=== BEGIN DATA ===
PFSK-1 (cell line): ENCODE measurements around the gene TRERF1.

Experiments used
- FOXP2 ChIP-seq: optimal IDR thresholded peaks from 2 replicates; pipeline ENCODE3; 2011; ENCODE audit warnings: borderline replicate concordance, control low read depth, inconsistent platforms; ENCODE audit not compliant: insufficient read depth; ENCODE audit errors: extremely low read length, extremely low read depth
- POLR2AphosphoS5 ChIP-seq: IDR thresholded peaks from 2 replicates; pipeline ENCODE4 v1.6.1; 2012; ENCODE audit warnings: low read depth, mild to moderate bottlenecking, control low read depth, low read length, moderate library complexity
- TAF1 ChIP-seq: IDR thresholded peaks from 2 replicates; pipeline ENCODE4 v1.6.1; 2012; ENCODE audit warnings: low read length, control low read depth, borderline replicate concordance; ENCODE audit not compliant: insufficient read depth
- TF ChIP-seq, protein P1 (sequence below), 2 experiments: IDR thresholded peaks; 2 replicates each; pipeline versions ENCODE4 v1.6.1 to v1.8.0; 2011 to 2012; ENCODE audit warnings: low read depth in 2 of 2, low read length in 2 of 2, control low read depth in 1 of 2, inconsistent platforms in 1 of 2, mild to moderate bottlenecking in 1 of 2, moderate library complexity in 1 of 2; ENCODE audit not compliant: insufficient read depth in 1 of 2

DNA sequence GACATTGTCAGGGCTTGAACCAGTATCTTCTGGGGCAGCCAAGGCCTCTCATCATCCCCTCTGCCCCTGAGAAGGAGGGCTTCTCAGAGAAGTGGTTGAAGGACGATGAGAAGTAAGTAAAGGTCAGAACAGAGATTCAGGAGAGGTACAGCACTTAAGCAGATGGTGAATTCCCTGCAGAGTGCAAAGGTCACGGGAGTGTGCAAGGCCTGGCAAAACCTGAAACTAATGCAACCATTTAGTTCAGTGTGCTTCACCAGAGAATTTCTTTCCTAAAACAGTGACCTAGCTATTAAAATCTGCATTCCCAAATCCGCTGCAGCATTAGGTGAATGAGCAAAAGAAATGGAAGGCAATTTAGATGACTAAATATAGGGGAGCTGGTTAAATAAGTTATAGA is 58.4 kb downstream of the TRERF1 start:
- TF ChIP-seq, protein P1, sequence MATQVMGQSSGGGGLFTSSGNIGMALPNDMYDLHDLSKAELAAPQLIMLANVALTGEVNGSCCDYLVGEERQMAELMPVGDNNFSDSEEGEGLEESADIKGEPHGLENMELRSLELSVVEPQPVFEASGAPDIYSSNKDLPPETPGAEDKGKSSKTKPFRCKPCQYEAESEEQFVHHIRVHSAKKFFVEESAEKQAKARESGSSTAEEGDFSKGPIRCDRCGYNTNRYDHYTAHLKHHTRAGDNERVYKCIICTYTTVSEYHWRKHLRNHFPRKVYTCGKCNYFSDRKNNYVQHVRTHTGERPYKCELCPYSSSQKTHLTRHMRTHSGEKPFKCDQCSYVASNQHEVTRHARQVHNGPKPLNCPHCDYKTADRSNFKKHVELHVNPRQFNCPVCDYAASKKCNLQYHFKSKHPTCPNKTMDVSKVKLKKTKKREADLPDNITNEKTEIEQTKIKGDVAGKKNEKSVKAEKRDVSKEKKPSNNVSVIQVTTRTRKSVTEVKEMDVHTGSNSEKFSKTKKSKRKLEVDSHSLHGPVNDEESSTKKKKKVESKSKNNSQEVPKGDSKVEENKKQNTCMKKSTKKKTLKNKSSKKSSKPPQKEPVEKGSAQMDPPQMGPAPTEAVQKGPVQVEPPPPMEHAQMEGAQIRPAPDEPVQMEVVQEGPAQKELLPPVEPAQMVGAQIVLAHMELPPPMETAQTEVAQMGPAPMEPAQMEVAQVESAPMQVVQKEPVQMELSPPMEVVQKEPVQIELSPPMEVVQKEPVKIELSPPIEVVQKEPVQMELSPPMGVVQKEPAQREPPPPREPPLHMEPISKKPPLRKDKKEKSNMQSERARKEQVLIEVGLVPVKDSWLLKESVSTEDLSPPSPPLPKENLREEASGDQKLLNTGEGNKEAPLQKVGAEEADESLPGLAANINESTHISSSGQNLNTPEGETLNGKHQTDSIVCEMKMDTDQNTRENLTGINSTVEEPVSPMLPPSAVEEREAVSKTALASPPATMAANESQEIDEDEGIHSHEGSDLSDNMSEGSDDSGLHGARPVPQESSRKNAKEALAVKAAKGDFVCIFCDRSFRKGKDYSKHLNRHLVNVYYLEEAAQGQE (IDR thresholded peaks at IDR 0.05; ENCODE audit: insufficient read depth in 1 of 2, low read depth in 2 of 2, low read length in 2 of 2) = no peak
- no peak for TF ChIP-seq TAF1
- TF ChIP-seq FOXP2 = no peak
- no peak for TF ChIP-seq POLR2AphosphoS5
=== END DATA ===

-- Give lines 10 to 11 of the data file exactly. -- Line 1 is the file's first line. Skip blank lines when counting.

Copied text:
- TF ChIP-seq FOXP2 = no peak
- no peak for TF ChIP-seq POLR2AphosphoS5